It goes to follow that it can be tempting for a busy community manager to jump on the latest trending bandwagon, but of course, that’s not always the ideal course of action for the accounts you are managing.
The elements to consider include whether or not the event itself is actually related to your brand. Seemingly irrelevant brands can sometimes pull it off (e.g., Oreo at the Superbowl), but it can be a risky maneuver at best.
Naturally, there are some obvious connections. For instance, fashion and beauty labels posting about celebrity looks at awards shows is logical; the same goes for athletic gear or sports drinks brands commenting on recent games.
Commenting on holidays can also be tricky, despite the fact that it is mostly harmless except for religion-centric occasions. That said, a CPG brand posting a Christmas cookie recipe is unlikely to incite serious social media outcry, but overall, it’s best to keep things neutral and secular.
However, while it might appear painfully obvious, consumers can view brands jumping in on the disaster buzz as glaringly opportunistic. That being said, if your brand has some kind of connection to the event or simply wants to offer well wishes or condolences, keep in mind that it is possible to do so tastefully.
Links to charitable resources or even creating a fundraiser are also good ideas overall – just keep in mind that helping out is more important than bumping your positive sentiment percentage up a few notches.
Also, avoid overt branding because, honestly, consumers know it is a brand posting – they can see your handle, page name, etc. Sincerity counts, and don’t be afraid to delete and immediately apologize if it’s the right thing to do. Hopefully, this should be obvious, but never tie a tragic event into a promotion or consumer opportunity. Don’t even consider sending pitches or marketing emails while the event is ongoing.
In the event of a significant tragedy, it can be a good move to turn off scheduled posts that have nothing to do with it in order to avoid appearing insensitive. No matter what the data might tell you, sometimes it is better to go silent — even at key times — than to risk negative sentiment. Remember that data doesn’t have feelings, but your audience does.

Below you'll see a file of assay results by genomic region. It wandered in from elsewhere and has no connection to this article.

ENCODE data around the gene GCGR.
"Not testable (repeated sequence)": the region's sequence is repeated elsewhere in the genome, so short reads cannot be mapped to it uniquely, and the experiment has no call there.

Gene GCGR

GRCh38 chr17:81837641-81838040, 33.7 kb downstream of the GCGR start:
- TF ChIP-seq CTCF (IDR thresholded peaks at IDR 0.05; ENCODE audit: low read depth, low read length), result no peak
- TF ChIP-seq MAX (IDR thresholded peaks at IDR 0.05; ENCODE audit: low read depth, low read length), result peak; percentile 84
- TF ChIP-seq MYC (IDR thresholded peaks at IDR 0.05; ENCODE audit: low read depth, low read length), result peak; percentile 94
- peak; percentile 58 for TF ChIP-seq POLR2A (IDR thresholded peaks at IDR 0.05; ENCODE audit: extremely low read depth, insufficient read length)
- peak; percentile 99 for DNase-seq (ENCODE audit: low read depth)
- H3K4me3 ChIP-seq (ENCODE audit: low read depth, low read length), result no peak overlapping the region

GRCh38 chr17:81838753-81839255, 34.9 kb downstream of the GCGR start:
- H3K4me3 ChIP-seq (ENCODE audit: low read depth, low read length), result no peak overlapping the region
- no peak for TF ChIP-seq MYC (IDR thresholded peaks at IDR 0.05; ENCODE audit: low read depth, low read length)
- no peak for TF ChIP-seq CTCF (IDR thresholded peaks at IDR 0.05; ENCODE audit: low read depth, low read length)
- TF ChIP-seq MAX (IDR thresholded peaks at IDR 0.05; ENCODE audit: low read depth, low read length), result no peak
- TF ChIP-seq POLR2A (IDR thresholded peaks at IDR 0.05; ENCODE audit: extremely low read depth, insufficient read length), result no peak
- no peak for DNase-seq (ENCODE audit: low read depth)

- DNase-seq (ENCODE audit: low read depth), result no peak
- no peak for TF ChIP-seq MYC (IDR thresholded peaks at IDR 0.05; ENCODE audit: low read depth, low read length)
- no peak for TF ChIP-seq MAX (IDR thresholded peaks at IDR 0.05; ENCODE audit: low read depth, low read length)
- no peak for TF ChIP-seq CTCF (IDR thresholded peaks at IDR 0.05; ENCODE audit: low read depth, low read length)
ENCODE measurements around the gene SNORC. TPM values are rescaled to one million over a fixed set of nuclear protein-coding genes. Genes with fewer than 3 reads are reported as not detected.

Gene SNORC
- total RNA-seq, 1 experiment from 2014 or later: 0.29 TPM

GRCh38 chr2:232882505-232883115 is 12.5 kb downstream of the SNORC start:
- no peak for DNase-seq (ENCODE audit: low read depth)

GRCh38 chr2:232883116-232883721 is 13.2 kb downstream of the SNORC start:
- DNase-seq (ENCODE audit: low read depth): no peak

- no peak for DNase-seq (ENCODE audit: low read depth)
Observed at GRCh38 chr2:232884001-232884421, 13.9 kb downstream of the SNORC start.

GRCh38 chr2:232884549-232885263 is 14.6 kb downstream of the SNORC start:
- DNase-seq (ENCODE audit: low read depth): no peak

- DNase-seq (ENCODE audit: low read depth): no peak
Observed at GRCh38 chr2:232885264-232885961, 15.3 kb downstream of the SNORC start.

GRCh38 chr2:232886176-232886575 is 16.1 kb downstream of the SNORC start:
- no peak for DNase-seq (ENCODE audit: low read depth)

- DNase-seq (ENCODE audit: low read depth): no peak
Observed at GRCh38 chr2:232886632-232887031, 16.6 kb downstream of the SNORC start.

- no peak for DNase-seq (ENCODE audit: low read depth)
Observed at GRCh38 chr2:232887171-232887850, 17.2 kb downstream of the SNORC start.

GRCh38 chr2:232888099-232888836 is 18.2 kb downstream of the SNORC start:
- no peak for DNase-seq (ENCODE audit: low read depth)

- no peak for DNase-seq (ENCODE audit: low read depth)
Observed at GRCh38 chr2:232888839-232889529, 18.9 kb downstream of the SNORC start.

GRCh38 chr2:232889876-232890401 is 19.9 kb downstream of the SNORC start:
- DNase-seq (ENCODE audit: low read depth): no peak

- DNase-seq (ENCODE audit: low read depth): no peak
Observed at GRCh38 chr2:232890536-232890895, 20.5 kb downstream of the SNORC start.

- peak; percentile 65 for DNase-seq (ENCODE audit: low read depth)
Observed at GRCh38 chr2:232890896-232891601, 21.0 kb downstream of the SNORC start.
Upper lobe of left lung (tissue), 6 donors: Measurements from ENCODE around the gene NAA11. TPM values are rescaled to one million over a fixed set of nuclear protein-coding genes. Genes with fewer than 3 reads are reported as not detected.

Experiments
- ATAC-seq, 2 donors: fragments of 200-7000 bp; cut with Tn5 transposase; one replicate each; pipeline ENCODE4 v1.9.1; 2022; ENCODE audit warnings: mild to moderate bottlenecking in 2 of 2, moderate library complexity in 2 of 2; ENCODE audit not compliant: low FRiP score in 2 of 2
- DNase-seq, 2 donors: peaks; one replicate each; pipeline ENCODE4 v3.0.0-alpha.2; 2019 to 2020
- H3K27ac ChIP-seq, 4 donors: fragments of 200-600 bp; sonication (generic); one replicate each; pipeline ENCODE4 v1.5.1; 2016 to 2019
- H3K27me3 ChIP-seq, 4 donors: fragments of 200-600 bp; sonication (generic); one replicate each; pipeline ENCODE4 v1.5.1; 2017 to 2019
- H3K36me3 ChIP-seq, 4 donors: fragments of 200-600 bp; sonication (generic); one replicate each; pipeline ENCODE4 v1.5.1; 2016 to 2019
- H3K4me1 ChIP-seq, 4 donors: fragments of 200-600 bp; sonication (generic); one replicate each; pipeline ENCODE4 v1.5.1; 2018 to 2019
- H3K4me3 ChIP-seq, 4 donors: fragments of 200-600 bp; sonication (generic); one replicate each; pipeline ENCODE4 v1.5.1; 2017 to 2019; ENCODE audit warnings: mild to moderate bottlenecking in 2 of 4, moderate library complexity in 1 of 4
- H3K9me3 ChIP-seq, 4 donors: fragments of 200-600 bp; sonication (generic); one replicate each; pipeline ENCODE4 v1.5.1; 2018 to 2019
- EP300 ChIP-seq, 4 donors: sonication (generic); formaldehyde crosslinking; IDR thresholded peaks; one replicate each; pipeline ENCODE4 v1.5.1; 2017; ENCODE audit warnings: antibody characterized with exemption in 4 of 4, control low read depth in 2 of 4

Finally, do not make any definitive statements about what happened unless your brand is directly involved – and even then, get the approval of the collective communications team or PR director. All of the brand’s media should present a united front.
If posting something seems like a bad idea, go with your gut feeling. There’s no telling whether one irate consumer’s tweet or comment will blow up after all. On the other hand, keeping things on the positive side is almost always a good idea: If you can’t post anything nice, don’t post anything at all (at least as a brand community manager).
It is also important to double check where you are posting from (everyone in social media remembers the Chrysler incident). In fact, that is a smart move across the board — regardless of whether your draft content is related to current events. While an error may be overlooked most of the time, something insensitive posted during a crisis may have a far greater reach than anticipated.
In the end, joining in and posting about significant events is a risky choice for a brand, whether they are entertaining or tragic. However, if community managers follow these basic recommendations and maintain a genuine voice, commenting on events as a brand can result in positive awareness.